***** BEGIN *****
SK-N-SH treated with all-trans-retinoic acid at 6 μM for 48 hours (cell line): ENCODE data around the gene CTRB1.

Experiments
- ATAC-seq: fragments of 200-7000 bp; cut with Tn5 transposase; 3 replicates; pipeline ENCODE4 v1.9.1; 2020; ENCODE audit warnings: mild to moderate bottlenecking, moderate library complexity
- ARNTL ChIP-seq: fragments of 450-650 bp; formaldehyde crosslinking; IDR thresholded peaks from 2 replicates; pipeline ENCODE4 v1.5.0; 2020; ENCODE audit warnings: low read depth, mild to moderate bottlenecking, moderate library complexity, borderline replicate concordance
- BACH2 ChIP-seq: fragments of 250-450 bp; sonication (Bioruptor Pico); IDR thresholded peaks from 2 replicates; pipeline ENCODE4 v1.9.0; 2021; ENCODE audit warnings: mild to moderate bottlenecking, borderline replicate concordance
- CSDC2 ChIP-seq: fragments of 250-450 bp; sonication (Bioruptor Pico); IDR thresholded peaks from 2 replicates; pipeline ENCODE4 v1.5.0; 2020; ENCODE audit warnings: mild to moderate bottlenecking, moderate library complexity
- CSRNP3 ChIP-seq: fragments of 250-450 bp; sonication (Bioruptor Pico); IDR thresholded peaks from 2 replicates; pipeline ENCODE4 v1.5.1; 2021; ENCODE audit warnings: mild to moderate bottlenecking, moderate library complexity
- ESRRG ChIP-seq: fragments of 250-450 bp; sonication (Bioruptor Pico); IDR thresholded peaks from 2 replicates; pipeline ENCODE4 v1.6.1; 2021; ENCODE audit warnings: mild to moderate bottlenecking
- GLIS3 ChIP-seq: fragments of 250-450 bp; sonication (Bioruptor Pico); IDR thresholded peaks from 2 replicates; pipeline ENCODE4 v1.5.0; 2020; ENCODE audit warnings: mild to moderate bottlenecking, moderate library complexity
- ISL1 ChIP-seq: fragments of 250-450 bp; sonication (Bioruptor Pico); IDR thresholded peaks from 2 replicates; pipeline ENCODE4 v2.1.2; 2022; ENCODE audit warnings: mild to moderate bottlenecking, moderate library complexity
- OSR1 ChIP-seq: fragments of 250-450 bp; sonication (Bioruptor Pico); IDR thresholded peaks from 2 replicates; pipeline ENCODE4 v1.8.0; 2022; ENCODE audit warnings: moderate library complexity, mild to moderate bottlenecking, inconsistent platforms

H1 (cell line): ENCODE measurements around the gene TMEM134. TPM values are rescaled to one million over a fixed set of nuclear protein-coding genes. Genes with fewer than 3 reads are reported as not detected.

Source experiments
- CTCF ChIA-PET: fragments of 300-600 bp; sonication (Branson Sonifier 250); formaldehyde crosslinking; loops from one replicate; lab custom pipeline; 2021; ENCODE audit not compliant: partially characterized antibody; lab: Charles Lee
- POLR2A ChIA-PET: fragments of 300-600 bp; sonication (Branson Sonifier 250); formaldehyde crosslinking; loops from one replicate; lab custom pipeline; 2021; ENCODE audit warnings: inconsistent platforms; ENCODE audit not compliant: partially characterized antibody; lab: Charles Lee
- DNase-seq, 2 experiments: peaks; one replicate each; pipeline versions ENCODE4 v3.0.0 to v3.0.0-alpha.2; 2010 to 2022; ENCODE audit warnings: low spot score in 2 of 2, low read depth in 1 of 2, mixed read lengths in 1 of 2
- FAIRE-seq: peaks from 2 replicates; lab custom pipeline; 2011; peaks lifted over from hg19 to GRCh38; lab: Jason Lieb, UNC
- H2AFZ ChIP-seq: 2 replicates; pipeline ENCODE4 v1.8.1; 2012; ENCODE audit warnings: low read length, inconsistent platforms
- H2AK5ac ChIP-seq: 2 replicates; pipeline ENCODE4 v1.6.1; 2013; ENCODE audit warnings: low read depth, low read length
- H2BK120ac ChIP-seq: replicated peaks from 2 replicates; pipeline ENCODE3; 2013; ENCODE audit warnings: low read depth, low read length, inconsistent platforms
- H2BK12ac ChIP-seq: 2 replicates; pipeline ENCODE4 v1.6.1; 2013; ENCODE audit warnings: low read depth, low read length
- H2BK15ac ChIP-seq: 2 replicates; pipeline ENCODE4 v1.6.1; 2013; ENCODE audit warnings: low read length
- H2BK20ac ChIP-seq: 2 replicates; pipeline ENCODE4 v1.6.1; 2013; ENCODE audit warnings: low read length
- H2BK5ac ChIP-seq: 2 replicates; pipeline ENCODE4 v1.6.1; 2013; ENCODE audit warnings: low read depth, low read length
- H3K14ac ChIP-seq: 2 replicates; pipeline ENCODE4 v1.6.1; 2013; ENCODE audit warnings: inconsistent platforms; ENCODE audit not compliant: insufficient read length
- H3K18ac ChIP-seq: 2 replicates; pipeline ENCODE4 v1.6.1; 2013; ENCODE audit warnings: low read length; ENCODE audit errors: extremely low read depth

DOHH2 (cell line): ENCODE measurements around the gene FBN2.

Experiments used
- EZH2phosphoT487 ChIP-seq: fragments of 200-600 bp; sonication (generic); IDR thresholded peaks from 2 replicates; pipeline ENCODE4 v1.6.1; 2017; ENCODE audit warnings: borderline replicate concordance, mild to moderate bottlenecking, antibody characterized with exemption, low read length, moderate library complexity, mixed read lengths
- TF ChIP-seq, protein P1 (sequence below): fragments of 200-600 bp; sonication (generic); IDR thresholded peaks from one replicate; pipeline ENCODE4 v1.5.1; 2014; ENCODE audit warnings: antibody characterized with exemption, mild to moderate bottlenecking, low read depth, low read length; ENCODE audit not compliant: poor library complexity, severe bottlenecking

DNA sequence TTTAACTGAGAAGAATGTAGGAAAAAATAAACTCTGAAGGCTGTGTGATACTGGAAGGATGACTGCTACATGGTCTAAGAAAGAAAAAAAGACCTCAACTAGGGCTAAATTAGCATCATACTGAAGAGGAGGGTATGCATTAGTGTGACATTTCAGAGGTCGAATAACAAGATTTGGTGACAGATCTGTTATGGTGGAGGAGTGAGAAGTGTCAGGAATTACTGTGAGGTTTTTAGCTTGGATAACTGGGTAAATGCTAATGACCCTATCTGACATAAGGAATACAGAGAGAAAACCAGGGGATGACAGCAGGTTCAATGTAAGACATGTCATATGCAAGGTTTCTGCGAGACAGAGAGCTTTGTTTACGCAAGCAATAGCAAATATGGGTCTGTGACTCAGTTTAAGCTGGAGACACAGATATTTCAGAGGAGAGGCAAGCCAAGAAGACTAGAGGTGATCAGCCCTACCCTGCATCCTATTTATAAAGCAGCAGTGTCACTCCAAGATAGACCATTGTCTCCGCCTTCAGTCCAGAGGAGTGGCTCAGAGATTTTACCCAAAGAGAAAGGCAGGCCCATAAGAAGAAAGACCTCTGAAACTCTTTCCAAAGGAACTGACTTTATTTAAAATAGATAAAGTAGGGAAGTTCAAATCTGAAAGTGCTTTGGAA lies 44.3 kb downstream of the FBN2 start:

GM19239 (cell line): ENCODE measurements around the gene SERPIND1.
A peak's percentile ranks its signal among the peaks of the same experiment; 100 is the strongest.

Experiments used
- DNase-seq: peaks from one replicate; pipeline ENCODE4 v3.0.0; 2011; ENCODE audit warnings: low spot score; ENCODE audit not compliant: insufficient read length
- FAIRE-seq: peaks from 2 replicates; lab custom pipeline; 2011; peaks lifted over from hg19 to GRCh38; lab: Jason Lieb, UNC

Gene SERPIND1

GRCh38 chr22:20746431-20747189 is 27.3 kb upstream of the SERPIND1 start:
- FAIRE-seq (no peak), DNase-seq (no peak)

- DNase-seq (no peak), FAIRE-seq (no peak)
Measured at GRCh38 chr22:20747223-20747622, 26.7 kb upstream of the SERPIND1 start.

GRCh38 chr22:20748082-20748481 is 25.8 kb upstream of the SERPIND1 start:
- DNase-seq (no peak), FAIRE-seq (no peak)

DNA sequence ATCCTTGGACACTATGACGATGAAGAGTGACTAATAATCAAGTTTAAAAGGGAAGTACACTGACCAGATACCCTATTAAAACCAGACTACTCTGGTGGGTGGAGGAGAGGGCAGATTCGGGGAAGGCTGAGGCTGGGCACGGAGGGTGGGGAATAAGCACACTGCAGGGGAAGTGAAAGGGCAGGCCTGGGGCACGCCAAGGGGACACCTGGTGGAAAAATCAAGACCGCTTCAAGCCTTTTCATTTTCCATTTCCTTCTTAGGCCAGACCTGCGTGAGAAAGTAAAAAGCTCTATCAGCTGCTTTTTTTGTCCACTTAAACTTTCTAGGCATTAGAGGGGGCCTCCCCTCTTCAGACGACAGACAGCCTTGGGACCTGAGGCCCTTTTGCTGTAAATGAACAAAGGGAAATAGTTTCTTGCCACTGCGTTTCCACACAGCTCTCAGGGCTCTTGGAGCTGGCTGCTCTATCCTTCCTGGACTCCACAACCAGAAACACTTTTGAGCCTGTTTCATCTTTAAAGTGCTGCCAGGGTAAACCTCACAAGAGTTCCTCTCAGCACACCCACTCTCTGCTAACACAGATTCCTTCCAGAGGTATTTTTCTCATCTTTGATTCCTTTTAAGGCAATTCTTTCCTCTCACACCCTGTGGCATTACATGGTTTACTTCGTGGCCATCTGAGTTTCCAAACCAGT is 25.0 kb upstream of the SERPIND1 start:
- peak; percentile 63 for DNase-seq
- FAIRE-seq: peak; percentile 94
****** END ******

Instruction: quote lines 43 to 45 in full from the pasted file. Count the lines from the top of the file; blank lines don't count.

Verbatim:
- DNase-seq (no peak), FAIRE-seq (no peak)

DNA sequence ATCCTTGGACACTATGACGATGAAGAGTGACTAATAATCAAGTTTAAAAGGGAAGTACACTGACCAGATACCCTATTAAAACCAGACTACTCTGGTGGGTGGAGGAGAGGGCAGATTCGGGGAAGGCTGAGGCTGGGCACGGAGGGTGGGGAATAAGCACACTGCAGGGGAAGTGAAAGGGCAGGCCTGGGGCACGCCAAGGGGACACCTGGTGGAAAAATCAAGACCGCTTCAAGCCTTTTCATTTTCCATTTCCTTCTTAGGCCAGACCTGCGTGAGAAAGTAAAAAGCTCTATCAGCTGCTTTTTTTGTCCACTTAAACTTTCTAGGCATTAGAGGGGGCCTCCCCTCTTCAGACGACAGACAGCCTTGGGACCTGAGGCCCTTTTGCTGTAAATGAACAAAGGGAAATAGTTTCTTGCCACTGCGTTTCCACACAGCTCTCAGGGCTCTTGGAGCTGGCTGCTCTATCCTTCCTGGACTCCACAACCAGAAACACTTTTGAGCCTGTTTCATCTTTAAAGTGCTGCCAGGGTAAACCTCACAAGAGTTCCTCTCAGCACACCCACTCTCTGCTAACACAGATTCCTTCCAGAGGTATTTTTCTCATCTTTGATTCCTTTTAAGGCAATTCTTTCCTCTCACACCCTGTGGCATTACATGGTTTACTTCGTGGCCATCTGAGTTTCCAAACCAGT is 25.0 kb upstream of the SERPIND1 start:
- peak; percentile 63 for DNase-seq